Tebow, Florida's stingy defense deny Tennessee upset

GAINESVILLE, Fla. -- Tennessee coach Lane Kiffin jogged to midfield, briefly shook hands with Florida's Urban Meyer and then darted toward the locker room.

Kiffin kept his head up the whole way. Who could blame him? After all, he had more reason to be encouraged than embarrassed after his Southeastern Conference opener against the top-ranked Gators.

Tim Tebow ran for 76 yards and a touchdown, Caleb Sturgis kicked three field goals and Florida eked out a 23-13 win over the Volunteers on Saturday.

It wasn't the beatdown many expected. It gave Kiffin reason to believe Tennessee (1-2, 0-1) is on the right track. It gave Meyer a big enough scare that it could help the defending national champions the rest of the way.

"It wasn't how we envisioned or hoped," said Tebow, whose streak of games with a TD pass ended at 30. "But it's a win and it's good enough for all of us."

The Gators (3-0, 1-0) won their fifth straight in the series and set a school record with their 13th consecutive victory, now the longest in major college football after losses by Utah and Southern California.

Florida started counting down the days for this one more than nine months ago, right after Kiffin vowed to sing "Rocky Top" all night long after being the Gators. Kiffin also riled up Florida with his false allegations of NCAA violations by Meyer.

Kiffin ran out of the tunnel just before the opening kick and had 90,000 Florida fans screaming, pointing and yelling obscenities at him. One guy even tried to torment Kiffin with a poster of Oakland Raiders owner Al Davis, Kiffin's former boss. Kiffin said afterward that his plan from Day 1 was to take the focus of his players and put it on him.

"It worked perfectly," Kiffin said. "It took all the pressure off the players. We played the No. 1 team in the nation with no pressure on them. ... It was all on me. We were 30-point underdogs in this place and it really helped them go out and play ball."

Kiffin refused to claim a moral victory, though. So singing "Rocky Top" will have to wait at least another year. He didn't even consider humming the tune.

"No, we lost a game," Kiffin said. "Maybe I'll come back here for basketball and sing it for [coach] Bruce [Pearl]."

Florida's postgame celebration was about as conservative as its game plan. There was no trash talk and no one trying to rub it in. The Gators were clearly disappointed with their performance, even though they had reason to celebrate.

Tebow, return man Brandon James and Florida's defense gave the Vols fits for the third straight year.

Tebow completed 14 of 19 passes for 115 yards, although he also had two turnovers that Tennessee turned into 10 points. James returned three kickoffs for 97 yards, helping set up Florida's first 13 points, but he also dropped a pass in the end zone.

And the defense harassed Jonathan Crompton and twice held the Vols to short field goals when they were in position for touchdowns. Ahmad Black intercepted Crompton on fourth down with about 2 minutes to play, ending Tennessee's last chance at pulling off the upset.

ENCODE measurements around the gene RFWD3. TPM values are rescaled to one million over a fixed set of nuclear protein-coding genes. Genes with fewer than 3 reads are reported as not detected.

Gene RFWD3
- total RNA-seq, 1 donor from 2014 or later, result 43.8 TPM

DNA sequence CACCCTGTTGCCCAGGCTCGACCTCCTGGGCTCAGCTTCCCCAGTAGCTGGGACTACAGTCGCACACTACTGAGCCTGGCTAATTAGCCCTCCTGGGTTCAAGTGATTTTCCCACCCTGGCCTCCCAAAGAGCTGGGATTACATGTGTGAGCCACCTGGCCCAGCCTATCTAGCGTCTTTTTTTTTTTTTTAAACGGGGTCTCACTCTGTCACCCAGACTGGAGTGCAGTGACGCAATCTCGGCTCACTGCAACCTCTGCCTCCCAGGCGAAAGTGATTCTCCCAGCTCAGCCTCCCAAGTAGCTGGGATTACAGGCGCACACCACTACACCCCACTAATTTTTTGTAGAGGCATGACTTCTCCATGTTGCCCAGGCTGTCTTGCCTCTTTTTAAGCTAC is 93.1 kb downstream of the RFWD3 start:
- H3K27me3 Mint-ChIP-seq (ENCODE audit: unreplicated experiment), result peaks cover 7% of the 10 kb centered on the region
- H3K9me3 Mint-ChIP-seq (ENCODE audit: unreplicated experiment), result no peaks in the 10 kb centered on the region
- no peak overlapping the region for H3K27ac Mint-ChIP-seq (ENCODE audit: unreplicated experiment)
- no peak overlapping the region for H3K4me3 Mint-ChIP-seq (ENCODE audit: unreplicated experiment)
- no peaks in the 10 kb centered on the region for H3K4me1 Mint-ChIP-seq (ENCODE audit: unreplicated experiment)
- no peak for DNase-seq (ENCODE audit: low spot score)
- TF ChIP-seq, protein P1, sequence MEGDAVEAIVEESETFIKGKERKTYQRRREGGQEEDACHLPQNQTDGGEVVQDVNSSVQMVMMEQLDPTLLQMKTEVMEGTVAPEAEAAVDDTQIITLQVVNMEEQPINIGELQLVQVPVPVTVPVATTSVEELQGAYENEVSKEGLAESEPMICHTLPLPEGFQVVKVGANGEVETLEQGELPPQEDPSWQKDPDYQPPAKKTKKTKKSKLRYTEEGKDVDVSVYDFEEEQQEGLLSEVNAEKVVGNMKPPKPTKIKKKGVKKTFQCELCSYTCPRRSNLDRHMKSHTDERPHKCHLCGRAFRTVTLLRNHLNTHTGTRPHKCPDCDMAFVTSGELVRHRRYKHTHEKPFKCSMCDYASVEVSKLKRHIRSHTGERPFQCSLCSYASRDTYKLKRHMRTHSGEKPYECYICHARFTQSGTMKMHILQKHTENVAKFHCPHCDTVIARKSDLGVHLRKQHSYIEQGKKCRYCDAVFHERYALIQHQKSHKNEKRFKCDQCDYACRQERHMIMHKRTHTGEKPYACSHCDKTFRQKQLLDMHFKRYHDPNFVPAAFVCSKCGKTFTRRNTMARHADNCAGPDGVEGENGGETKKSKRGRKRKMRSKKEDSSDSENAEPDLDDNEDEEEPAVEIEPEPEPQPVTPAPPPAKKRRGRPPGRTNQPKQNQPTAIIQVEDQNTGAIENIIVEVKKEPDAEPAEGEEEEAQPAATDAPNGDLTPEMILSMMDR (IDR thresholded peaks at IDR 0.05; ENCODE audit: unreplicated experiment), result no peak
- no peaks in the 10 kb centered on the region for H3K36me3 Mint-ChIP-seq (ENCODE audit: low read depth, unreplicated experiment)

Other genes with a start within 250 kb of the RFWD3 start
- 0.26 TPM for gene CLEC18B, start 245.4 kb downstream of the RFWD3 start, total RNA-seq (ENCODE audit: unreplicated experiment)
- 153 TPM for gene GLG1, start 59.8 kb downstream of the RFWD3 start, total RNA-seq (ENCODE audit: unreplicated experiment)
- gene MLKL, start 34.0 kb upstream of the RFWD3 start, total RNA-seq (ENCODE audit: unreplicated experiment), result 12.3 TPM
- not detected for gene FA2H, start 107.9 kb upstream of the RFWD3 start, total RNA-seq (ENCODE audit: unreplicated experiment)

"I'm not happy," said Crompton, who threw three interceptions and fumbled a snap last week against UCLA. "Don't want to lose if you're a competitor. Hate losing more than you like winning. Look at the positives. Got a chance to capitalize early and late."

Tebow took over down the stretch.

After his two nifty, 4-yard runs, the Gators looked like they would put the game away. But Tebow fumbled at the Vols 4, and Tennessee scored seven plays later to make it 23-13. It was Tebow's second turnover of the game. He threw an interception in the first half that Tennessee turned into a field goal.

The Gators had some excuses for their lackluster offense. Receiver Deonte Thompson missed the game because of a hamstring injury. Running back Jeff Demps played with a 101-degree fever. And tight end Aaron Hernandez had to be isolated Friday because of flu-like symptoms.

Meyer put it all on Tebow, who ran 24 times.

His best plays were short gains late. He started right on a third-and-3, looked to throw and then cut back left and headed toward the sideline. He eluded Wes Brown's grasp, then tiptoed down the sideline for a 4-yard gain. Instead of possibly being forced to punt, the Gators scored a touchdown to make it 23-6.

"Unbelievable," Meyer said. "Vintage Tebow. He had a hell of a day. ... He kind of took that game over on that drive. That was one of the best plays. I can't wait to see that on film. He was this far from out of bounds and got the first down."

On the next possession, Tebow used a nasty spin move to escape All-American safety Berry and Gerald Williams, then hit Dennis Rogan so hard the defender's helmet flew off.

"I don't think he's human," Kiffin said. "I really don't. There were times when I asked [the coaches in the booth] on the headset, 'Is he ever going to wear down?' But he never does. Our defense worked hard and you just prayed to get it to third-and-4, because if it was third-and-3, he was going to put his head down and run over people."

Tebow and the Gators had their heads down afterward. Meyer even said he had to lighten the mood in the locker room.

"I think there's so much pressure on this team to perform perfectly, which is good," Meyer said. "I'd rather be on that end than on, 'Boy, great job. We lost by 10.' I don't want to do that. There's a lot of pressure on these guys and I felt it in there."